Publishing, be that books or magazines, is a huge industry. With the rise of conglomerations and global publishing companies, it is easy to get confused, lost or swallowed up within the industry. Global, or even, national publishing houses found a way around this, to section and subdivide their genres, authors or editors. These subdivisions can run individually, with their own identity. These are called imprints.
big companies are frequently acquiring smaller companies, allowing them to keep infrastructure in place within the smaller company and to retain the ideology of the imprint itself.‘imprints allow a publisher to establish a brand identity for a cohesive line of books some of which may be aimed at specific segments of the market’. As publishing companies grow larger and more anonymous, imprints are a way of getting books and authors to the relevant departments and editors within the company. Additionally,
For a new editor or publisher, creating an imprint within a larger company means that you have support from higher up within the company, but can still chose the books to publish through individual imprints. Claire Armitstead from The Guardian said that this is ‘a way of giving talented, ambitious publishers a free rein, and reassuring authors that they are not disappearing into the corporate ether’. Imprints can be particularly beneficial for new authors who need more support when first entering the publishing world. Having specific and dedicated imprints is a benefit to those, as it means books and authors get the support and positioning in the market they need to be successful.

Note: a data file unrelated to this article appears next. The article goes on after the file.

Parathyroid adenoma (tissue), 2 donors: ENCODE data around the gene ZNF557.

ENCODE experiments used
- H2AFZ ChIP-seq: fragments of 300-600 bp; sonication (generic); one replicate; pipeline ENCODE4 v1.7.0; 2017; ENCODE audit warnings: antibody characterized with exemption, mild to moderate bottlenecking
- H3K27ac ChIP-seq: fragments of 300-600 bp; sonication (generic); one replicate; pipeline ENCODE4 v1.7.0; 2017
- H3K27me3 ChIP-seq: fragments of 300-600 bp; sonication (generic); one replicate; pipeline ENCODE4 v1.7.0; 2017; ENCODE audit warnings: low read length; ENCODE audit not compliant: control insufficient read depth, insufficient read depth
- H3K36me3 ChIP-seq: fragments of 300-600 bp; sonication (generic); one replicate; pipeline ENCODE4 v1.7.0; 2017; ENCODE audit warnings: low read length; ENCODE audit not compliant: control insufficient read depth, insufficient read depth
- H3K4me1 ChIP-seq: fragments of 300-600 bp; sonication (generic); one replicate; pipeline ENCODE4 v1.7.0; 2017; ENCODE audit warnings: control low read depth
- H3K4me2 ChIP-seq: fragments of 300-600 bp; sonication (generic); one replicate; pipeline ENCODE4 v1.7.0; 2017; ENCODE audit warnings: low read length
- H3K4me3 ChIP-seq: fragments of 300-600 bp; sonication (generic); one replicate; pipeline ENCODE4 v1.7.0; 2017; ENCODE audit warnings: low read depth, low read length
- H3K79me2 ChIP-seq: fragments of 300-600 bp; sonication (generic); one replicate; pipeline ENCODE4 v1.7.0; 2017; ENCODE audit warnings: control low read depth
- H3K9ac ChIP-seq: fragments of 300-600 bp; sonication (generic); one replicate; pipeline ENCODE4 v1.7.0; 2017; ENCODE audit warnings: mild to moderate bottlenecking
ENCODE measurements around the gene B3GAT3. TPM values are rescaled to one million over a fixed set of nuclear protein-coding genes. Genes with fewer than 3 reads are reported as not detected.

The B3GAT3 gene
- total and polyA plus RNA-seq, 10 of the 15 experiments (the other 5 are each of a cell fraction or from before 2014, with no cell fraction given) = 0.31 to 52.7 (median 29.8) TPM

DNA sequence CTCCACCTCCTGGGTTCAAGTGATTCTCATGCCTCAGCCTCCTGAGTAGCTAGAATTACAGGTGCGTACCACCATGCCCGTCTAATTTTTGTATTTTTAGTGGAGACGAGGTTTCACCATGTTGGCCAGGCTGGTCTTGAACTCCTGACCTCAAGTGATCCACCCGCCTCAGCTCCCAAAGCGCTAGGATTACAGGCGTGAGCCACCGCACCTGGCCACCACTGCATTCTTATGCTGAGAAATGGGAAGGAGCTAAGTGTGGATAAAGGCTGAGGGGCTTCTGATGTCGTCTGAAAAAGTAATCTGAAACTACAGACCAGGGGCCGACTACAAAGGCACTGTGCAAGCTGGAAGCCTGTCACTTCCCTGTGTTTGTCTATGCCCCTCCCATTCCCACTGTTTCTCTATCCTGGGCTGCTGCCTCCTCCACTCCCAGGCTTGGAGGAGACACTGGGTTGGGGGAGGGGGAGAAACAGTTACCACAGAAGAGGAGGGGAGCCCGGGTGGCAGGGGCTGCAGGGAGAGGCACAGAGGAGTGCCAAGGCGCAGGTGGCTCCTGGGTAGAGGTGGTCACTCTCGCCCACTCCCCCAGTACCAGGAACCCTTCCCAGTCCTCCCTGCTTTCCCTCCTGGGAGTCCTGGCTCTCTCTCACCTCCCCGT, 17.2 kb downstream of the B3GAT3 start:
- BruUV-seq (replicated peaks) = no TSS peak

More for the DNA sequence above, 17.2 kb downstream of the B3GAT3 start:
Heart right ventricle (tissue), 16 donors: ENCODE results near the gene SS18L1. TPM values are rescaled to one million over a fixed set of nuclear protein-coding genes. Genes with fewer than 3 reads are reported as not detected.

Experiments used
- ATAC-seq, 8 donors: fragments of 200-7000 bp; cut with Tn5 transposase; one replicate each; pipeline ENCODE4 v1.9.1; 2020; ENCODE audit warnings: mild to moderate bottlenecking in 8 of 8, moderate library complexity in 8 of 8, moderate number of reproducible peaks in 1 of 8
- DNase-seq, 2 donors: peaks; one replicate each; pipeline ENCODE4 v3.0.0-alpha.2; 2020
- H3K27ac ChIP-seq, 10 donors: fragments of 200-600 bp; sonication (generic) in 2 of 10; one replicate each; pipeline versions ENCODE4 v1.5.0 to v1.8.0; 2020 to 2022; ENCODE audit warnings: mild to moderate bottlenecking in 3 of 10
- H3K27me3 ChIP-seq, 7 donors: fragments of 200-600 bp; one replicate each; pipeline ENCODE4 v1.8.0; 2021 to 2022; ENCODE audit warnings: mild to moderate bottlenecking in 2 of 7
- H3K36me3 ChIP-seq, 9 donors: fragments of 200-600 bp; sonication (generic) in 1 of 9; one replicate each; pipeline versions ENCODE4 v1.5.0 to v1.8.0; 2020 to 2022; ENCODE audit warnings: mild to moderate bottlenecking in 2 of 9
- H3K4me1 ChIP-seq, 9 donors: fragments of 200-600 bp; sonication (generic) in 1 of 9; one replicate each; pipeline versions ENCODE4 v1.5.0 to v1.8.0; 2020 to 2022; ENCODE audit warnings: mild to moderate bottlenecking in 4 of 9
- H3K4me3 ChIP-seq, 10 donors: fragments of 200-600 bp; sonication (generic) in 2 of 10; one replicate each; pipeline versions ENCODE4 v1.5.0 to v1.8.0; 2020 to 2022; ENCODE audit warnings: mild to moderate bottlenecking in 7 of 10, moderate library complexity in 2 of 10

As well as this, having specific imprints for different genres can be a benefit to sales and marketing of books as they can help identify books, how they should be positioned in the market and be categorised in bookstores. For example, the Penguin Classics imprint allows the books published within it to have the same packaging, creating a brand identity and be together as a group.
Imprints within companies are growing as there is an increased need for devoted subdivisions to cater for the amount of new book genres. For example, in the last 10 years, lifestyle and well-being books have become more and more popular, and so imprints such as BBC Books and Bluebird have risen.
For example, the publisher, Hachette has launched two new imprints in 2017 to target specific markets within their consumer base. Hilary Murray Hill, CEO of Hachette Children’s says that ‘[o]ur two new imprints will expand our offering and grow sales. These include Pat-a-Cake (baby, preschool and early years imprint) and Wren & Rook (children’s non-fiction for creative and curious readers).